The most common minerals dissolved in household water are calcium and magnesium, although other minerals may certainly be present as well. These substances can cause serious problems for home appliances when they precipitate out, forming a characteristic scale that may accumulate in pipes and around faucets. If the scale is not promptly removed, it can start to clog pipes and can damage things like water heaters and dishwashers, which cannot cope with the minerals.

Most people notice problems with hard water not because of the scale formation, but because it interferes with the action of soap. Soaps and detergents lather poorly in water that contains minerals, and as a result people tend to use more, causing thick scum to form. In addition, it's hard to get clean properly when washing with hard water, and some people feel constantly slightly dirty when they wash with it. It also leaves residue in hair that can make hair hard to manage.

There are a number of ways to deal with hard water. In some cases, water can be filtered before it even reaches household pipes, although this approach can be expensive. Some water districts may choose to filter or treat their water to remove minerals, if hardness is a consistent problem. The problem can also be solved with the use of water softeners, chemicals that help to pull the dissolved minerals out.

People who have hard water should use detergents that are specially formulated for it. Laundry detergents will help to get clothes clean if items aren't as crisp and fresh as they should be, and some cosmetics companies have also designed shower products that are meant for use in this type of water. These soaps and shampoos will remove mineral buildup and soften the water a person bathes with so that he or she can feel clean.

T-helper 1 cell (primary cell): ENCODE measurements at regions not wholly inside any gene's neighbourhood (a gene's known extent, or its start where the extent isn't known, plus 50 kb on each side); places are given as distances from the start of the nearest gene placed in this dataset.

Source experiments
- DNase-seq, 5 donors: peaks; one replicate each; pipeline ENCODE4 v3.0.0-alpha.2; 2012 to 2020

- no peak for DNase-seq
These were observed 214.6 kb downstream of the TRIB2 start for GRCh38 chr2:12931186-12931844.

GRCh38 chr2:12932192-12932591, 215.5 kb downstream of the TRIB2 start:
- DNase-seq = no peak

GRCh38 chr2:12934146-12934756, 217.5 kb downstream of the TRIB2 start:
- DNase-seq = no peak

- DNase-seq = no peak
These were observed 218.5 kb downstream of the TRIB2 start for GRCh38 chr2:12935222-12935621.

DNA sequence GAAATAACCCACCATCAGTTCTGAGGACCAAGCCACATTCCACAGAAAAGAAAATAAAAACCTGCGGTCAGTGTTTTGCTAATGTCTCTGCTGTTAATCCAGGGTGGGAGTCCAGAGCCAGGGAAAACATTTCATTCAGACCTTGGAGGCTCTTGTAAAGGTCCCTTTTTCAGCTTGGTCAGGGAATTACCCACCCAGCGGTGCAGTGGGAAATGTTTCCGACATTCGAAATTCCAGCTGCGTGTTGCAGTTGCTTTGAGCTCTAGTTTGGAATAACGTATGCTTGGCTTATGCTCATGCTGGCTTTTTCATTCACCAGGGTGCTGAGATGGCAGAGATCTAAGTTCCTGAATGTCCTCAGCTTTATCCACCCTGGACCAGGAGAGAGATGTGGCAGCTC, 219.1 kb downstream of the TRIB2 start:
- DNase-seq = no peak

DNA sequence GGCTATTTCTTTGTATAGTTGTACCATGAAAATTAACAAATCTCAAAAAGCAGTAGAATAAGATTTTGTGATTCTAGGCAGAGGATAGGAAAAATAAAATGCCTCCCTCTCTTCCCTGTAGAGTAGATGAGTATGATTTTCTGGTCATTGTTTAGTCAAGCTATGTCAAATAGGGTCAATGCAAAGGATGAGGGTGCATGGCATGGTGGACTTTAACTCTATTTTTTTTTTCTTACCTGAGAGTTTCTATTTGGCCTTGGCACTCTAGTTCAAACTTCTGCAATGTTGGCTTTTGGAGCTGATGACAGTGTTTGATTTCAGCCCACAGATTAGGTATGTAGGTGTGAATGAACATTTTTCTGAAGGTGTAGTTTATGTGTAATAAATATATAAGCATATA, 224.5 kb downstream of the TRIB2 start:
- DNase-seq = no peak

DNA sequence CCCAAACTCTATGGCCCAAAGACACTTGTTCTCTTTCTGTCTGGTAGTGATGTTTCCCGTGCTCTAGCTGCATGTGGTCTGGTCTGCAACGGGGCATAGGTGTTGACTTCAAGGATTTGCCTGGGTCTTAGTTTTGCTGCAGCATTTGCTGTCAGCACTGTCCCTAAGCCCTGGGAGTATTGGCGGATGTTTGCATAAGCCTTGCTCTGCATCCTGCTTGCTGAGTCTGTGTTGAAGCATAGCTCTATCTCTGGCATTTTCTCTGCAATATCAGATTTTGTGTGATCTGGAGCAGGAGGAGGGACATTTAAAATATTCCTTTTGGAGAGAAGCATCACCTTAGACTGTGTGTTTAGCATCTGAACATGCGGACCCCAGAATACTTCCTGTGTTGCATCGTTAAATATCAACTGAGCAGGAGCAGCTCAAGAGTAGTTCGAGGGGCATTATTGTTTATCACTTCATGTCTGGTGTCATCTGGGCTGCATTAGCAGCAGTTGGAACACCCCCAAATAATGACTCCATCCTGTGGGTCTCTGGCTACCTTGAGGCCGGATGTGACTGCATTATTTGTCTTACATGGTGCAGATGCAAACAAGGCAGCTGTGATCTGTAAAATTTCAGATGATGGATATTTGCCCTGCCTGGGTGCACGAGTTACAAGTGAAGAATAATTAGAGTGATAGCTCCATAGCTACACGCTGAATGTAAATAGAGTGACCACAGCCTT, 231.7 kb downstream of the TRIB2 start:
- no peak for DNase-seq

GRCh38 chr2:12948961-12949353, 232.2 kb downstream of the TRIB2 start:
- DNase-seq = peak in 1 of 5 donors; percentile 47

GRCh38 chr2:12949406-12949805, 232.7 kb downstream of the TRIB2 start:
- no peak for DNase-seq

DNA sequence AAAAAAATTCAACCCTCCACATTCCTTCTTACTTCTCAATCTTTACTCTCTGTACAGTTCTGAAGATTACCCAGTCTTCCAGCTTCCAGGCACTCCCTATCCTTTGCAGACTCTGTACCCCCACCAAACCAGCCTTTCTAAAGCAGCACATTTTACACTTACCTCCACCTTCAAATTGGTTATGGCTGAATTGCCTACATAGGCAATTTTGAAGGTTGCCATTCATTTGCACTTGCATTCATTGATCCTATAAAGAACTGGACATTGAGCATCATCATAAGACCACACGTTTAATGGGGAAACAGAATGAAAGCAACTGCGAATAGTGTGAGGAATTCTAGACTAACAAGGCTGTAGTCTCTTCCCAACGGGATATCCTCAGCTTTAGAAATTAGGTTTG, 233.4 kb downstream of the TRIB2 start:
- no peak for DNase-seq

It's also important for homeowners with hard water to keep an eye on their pipes and appliances and remove the calcified buildup on a regular basis. Homeowners will probably have to replace water heaters more frequently than people with soft water, and they may want to consider installing a water filter on the intake valve of the hot water heater to soften the water, helping it to last longer. Filters are also available for dishwashers and washing machines.

HomeQuestionsAnswered is dedicated to providing accurate and trustworthy information. We carefully select reputable sources and employ a rigorous fact-checking process to maintain the highest standards. To learn more about our commitment to accuracy, read our editorial process.
Mary McMahon
By Mary McMahon

Ever since she began contributing to the site several years ago, Mary has embraced the exciting challenge of being a HomeQuestionsAnswered researcher and writer. Mary has a liberal arts degree from Goddard College and spends her free time reading, cooking, and exploring the great outdoors.

Discussion Comments
By anon259797 — On Apr 08, 2012

If you can't get squeaky clean, it's probably sulfur in the water, and sulfur algae on your skin.

By anon149951 — On Feb 06, 2011

what is it that causes hard water to become thick when soap and detergents are added to it?

By anon131843 — On Dec 04, 2010

OK so hard water isn't relatively harmful if consumed?

By anon91704 — On Jun 23, 2010

so is hard water bad for animals?

By anon79014 — On Apr 21, 2010

it is soft water.

By anon73422 — On Mar 27, 2010

Is it hard water or soft water if I can't remove the soap while showering? I can't get a squeaky clean skin.

Mary McMahon
Mary McMahon

Ever since she began contributing to the site several years ago, Mary has embraced the exciting challenge of being a...

Learn more
HomeQuestionsAnswered, in your inbox

Our latest articles, guides, and more, delivered daily.

HomeQuestionsAnswered, in your inbox

Our latest articles, guides, and more, delivered daily.